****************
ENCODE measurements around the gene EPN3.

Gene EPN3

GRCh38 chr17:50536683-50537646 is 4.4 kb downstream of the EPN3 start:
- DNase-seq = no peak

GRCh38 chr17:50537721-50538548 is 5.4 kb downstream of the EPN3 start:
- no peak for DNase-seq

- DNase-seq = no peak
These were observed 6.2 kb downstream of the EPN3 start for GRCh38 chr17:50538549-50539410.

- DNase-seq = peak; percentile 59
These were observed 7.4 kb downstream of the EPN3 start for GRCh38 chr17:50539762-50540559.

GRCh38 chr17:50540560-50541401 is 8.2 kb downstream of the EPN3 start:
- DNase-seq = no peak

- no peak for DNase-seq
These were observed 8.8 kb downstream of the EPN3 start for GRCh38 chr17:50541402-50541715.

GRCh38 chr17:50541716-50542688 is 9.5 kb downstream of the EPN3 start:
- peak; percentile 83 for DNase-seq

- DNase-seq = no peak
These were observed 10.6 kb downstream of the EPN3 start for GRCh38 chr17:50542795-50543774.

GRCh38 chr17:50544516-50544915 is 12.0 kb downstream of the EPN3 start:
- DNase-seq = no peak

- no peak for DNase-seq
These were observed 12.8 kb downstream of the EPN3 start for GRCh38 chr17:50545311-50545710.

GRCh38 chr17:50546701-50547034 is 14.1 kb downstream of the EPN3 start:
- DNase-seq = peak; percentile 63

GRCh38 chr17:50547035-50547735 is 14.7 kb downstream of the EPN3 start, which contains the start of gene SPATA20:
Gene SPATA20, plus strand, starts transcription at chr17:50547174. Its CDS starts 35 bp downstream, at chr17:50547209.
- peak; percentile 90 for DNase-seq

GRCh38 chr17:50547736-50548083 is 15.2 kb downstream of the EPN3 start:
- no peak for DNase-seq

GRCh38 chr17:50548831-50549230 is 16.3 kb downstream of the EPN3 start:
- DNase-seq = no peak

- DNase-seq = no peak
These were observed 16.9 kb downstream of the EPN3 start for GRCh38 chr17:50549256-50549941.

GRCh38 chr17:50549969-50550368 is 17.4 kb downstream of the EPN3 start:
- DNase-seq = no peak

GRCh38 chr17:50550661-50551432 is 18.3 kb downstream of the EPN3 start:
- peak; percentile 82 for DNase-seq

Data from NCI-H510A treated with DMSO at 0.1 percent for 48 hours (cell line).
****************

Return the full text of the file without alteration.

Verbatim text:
ENCODE measurements around the gene EPN3.

Gene EPN3

GRCh38 chr17:50536683-50537646 is 4.4 kb downstream of the EPN3 start:
- DNase-seq = no peak

GRCh38 chr17:50537721-50538548 is 5.4 kb downstream of the EPN3 start:
- no peak for DNase-seq

- DNase-seq = no peak
These were observed 6.2 kb downstream of the EPN3 start for GRCh38 chr17:50538549-50539410.

- DNase-seq = peak; percentile 59
These were observed 7.4 kb downstream of the EPN3 start for GRCh38 chr17:50539762-50540559.

GRCh38 chr17:50540560-50541401 is 8.2 kb downstream of the EPN3 start:
- DNase-seq = no peak

- no peak for DNase-seq
These were observed 8.8 kb downstream of the EPN3 start for GRCh38 chr17:50541402-50541715.

GRCh38 chr17:50541716-50542688 is 9.5 kb downstream of the EPN3 start:
- peak; percentile 83 for DNase-seq

- DNase-seq = no peak
These were observed 10.6 kb downstream of the EPN3 start for GRCh38 chr17:50542795-50543774.

GRCh38 chr17:50544516-50544915 is 12.0 kb downstream of the EPN3 start:
- DNase-seq = no peak

- no peak for DNase-seq
These were observed 12.8 kb downstream of the EPN3 start for GRCh38 chr17:50545311-50545710.

GRCh38 chr17:50546701-50547034 is 14.1 kb downstream of the EPN3 start:
- DNase-seq = peak; percentile 63

GRCh38 chr17:50547035-50547735 is 14.7 kb downstream of the EPN3 start, which contains the start of gene SPATA20:
Gene SPATA20, plus strand, starts transcription at chr17:50547174. Its CDS starts 35 bp downstream, at chr17:50547209.
- peak; percentile 90 for DNase-seq

GRCh38 chr17:50547736-50548083 is 15.2 kb downstream of the EPN3 start:
- no peak for DNase-seq

GRCh38 chr17:50548831-50549230 is 16.3 kb downstream of the EPN3 start:
- DNase-seq = no peak

- DNase-seq = no peak
These were observed 16.9 kb downstream of the EPN3 start for GRCh38 chr17:50549256-50549941.

GRCh38 chr17:50549969-50550368 is 17.4 kb downstream of the EPN3 start:
- DNase-seq = no peak

GRCh38 chr17:50550661-50551432 is 18.3 kb downstream of the EPN3 start:
- peak; percentile 82 for DNase-seq

Data from NCI-H510A treated with DMSO at 0.1 percent for 48 hours (cell line).